|Authors: ||I. Pinker, K. Olbricht, F. Pohlheim|
|Keywords: ||adventitious shoot regeneration, tetraploids, hexaploids, bulk breeding, segregation of heterohistonts, strawberries|
Tunnel effects in 250 years of strawberry breeding history resulted in high performance cultivars with reduction in quality traits connected with flavour and resistances.
Genetic resources for important traits are found in wild species such as Fragaria vesca. Mutation breeding of F. vesca up to an octoploid chromosome set is necessary for cross-breeding on a balanced ploidy level with Fragaria ×ananassa Duch.
Here, we report on the treatment of axillary seedling buds with amiprofos-methyl (APM) which resulted in sectorial, mericlinal and periclinal ploidy chimeras.
Chimeral segregation was performed via callus culture as well as using the generative way (selfing). Callus development and shoot regeneration on selected leaf segments depended on the composition of the medium and varied among the repetitions.
The regeneration of adventitious shoots started after six to eight weeks on the induction medium and lasted four to six months.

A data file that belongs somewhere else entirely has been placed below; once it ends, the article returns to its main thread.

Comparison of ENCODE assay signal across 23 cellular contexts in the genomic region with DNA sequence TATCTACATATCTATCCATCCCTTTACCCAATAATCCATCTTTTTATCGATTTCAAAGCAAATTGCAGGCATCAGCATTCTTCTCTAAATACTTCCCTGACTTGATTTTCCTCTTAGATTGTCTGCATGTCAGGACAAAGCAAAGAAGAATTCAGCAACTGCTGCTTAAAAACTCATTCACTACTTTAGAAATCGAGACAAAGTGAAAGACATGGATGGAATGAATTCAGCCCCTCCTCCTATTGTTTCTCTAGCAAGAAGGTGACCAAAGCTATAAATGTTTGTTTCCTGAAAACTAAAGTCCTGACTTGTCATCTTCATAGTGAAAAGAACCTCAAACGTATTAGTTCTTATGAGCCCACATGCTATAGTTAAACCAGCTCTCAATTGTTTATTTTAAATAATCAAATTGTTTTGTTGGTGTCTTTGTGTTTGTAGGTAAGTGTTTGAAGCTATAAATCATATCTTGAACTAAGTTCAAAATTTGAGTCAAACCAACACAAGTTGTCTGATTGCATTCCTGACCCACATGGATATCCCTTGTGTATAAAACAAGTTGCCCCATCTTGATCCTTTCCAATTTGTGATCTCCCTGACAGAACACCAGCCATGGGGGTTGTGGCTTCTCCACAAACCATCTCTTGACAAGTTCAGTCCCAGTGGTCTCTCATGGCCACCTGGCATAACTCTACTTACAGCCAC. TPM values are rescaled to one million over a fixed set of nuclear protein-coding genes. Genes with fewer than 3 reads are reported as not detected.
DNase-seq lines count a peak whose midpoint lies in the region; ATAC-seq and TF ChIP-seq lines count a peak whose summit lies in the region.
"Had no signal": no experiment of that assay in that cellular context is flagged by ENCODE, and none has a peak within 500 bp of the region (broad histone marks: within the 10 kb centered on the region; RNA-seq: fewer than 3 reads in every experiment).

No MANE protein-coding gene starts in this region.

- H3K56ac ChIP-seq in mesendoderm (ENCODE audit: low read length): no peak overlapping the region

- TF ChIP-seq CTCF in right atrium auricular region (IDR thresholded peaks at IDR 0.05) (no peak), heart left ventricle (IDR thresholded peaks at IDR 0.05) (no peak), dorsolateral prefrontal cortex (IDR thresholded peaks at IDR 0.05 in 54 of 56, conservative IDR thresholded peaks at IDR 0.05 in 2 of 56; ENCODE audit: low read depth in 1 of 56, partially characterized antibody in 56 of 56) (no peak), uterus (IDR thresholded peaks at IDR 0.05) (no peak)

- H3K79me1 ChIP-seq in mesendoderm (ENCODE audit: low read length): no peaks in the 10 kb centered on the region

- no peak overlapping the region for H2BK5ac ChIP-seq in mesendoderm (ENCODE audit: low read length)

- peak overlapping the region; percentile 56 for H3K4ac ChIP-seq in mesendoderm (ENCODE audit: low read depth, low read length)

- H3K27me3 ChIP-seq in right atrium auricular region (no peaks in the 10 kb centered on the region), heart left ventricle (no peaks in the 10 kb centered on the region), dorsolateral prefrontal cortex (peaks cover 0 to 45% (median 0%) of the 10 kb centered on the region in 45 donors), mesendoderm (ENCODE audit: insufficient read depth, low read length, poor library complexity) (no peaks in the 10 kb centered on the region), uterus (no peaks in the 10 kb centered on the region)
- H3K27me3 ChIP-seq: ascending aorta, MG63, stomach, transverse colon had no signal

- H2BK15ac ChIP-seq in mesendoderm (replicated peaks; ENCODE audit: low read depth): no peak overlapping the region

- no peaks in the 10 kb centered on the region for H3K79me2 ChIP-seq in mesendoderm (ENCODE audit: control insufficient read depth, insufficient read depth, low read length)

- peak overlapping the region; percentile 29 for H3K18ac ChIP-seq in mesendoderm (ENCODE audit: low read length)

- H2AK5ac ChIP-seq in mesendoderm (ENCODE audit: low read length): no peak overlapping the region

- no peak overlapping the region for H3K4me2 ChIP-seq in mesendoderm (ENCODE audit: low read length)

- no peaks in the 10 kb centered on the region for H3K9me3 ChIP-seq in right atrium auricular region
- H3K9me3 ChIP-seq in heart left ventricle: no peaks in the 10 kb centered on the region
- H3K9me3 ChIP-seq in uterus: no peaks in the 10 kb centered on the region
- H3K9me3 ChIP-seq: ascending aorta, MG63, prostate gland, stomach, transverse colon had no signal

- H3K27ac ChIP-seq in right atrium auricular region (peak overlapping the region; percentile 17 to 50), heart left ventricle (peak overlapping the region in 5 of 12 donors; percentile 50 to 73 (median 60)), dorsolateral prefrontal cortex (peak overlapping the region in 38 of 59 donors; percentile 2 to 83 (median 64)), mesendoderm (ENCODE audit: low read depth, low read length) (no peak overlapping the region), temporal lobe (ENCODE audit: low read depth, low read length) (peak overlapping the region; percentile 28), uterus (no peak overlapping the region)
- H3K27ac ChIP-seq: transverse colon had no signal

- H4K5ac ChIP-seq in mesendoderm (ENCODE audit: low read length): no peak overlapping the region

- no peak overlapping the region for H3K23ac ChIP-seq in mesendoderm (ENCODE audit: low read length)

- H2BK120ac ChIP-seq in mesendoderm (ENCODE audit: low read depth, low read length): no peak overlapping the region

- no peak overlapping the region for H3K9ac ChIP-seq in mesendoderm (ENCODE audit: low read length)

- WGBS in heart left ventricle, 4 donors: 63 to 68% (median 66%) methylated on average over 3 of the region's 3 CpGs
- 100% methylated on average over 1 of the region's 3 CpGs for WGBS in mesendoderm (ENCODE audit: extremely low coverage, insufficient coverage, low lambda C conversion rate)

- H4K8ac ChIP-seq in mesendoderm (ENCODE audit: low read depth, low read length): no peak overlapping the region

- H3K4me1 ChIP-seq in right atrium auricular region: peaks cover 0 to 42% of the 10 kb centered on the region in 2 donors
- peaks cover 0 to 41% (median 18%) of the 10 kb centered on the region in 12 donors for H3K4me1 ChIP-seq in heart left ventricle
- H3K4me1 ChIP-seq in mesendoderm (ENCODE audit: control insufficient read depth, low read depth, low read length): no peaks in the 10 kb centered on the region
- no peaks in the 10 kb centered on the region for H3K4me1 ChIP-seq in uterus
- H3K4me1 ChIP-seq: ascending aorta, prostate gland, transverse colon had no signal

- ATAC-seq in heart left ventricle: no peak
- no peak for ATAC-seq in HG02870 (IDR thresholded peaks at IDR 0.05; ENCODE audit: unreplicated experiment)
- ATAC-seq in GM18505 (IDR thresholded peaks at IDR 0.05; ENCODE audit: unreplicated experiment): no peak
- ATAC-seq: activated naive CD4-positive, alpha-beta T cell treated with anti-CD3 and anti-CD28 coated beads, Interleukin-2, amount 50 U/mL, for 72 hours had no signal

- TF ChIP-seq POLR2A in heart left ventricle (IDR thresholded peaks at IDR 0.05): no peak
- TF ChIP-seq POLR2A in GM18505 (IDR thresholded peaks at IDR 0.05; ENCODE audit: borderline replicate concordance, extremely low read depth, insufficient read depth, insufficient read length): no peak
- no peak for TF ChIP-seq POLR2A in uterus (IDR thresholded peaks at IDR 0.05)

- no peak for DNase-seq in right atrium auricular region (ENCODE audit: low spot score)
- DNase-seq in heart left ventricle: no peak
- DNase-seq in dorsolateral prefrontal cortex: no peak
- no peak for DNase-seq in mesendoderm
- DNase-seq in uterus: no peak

Evaluation of ploidy level was done by e.g., phenotype evaluation, comparison of leaf morphology, stomata measurement, flow cytometry and chromosome counting.
From the mutagen treatment to the first fruits of the homohistic regenerates, a period of 18 months was sufficient via callus culture.
For generative segregation a time span of 30 months was needed.
More tetraploid plants were gained from callus culture than from generative segregation.
The auto-tetraploid mutants do not differ in fertility and were used in test crosses with F. ×ananassa resulting in hexaploid hybrids.
A second mutagen treatment is being executed to obtain auto-octoploids via polyploidisation of the tetraploid F. vesca.
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